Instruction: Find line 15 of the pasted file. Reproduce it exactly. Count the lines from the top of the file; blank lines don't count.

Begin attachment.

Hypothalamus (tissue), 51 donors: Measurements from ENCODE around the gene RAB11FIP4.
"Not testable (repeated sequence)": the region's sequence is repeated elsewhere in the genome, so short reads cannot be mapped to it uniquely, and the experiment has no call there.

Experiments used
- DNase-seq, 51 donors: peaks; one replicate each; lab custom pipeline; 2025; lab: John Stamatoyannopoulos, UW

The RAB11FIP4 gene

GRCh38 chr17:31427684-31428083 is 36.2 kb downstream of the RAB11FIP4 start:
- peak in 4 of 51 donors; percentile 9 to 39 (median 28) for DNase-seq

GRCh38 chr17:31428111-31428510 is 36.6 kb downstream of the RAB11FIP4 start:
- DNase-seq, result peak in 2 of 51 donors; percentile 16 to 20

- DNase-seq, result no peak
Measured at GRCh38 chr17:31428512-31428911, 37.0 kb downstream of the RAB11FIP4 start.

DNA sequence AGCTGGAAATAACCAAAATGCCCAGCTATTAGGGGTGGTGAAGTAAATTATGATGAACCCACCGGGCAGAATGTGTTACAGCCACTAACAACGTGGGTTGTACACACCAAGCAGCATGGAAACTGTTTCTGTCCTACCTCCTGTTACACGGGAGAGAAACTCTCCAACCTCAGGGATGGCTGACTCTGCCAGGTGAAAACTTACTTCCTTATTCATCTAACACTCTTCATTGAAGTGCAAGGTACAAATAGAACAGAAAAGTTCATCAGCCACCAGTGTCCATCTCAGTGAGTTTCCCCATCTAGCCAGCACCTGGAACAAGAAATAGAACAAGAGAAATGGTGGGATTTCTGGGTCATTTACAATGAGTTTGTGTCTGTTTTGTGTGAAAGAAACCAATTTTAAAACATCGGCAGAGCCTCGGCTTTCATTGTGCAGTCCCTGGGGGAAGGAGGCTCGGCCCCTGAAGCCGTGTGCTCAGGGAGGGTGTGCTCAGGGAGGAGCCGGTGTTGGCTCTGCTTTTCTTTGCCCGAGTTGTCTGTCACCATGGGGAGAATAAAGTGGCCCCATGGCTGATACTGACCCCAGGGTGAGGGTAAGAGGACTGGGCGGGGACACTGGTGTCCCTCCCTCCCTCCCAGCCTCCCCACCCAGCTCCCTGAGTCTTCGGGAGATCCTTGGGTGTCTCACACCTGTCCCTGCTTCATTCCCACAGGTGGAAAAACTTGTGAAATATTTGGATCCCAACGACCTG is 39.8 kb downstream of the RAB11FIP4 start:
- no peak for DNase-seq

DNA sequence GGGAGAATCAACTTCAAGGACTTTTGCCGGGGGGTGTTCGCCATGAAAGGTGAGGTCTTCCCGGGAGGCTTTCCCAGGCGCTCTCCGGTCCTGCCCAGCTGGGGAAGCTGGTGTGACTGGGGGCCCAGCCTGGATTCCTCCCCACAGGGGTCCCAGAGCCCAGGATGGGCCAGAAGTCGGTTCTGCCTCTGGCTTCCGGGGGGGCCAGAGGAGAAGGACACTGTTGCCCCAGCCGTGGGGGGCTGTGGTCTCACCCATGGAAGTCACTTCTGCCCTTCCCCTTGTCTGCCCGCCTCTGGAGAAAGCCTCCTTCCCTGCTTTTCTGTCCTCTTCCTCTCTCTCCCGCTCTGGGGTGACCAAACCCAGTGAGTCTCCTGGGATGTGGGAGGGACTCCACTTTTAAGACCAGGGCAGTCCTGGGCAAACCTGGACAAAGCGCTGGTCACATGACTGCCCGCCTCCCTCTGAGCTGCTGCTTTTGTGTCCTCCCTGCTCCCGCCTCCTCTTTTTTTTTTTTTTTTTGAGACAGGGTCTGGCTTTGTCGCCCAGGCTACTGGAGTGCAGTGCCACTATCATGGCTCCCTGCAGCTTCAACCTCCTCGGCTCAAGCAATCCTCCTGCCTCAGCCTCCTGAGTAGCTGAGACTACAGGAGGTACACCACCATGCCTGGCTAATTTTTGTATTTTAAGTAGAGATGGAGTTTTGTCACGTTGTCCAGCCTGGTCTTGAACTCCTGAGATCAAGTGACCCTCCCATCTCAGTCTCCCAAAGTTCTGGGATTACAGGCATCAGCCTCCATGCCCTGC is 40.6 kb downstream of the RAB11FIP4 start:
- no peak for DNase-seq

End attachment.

- no peak for DNase-seq